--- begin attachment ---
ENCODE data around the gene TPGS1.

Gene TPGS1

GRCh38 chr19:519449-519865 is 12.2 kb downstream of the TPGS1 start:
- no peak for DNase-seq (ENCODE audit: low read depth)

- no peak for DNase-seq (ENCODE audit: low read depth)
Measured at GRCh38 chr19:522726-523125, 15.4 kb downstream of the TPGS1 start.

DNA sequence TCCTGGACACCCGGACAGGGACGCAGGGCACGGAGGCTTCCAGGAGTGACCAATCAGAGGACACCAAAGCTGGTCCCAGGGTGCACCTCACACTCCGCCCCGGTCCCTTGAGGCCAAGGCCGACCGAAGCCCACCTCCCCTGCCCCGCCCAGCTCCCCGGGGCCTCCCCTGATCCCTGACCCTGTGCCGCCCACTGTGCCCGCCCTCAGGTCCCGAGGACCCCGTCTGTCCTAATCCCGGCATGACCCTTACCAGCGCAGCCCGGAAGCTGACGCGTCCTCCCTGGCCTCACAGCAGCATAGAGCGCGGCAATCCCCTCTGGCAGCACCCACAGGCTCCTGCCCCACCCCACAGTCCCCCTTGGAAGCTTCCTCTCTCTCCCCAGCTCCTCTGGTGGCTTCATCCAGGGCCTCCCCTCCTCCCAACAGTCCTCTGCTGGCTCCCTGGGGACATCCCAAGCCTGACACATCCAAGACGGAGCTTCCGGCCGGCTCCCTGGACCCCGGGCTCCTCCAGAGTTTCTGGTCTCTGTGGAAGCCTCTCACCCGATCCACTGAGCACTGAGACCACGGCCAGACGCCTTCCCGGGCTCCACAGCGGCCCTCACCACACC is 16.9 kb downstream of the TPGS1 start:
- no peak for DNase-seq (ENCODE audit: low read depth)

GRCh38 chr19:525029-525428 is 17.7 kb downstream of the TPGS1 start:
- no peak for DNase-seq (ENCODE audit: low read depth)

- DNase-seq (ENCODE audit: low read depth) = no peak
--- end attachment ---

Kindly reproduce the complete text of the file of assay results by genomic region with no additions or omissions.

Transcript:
ENCODE data around the gene TPGS1.

Gene TPGS1

GRCh38 chr19:519449-519865 is 12.2 kb downstream of the TPGS1 start:
- no peak for DNase-seq (ENCODE audit: low read depth)

- no peak for DNase-seq (ENCODE audit: low read depth)
Measured at GRCh38 chr19:522726-523125, 15.4 kb downstream of the TPGS1 start.

DNA sequence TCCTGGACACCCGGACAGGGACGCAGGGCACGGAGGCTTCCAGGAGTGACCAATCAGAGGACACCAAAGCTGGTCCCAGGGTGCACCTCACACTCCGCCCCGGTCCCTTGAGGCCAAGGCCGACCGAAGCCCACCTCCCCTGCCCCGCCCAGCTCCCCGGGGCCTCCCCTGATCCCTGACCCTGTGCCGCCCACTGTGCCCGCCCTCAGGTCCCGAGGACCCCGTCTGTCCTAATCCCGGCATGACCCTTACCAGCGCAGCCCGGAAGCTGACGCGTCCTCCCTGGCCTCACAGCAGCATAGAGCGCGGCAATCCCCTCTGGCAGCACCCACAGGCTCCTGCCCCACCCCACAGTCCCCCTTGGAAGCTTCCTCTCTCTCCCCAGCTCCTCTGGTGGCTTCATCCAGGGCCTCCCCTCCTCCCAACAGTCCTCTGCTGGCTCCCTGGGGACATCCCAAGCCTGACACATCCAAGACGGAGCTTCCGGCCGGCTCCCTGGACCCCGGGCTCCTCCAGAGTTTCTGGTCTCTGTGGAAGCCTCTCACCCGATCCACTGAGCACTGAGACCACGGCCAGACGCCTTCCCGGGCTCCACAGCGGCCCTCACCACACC is 16.9 kb downstream of the TPGS1 start:
- no peak for DNase-seq (ENCODE audit: low read depth)

GRCh38 chr19:525029-525428 is 17.7 kb downstream of the TPGS1 start:
- no peak for DNase-seq (ENCODE audit: low read depth)

- DNase-seq (ENCODE audit: low read depth) = no peak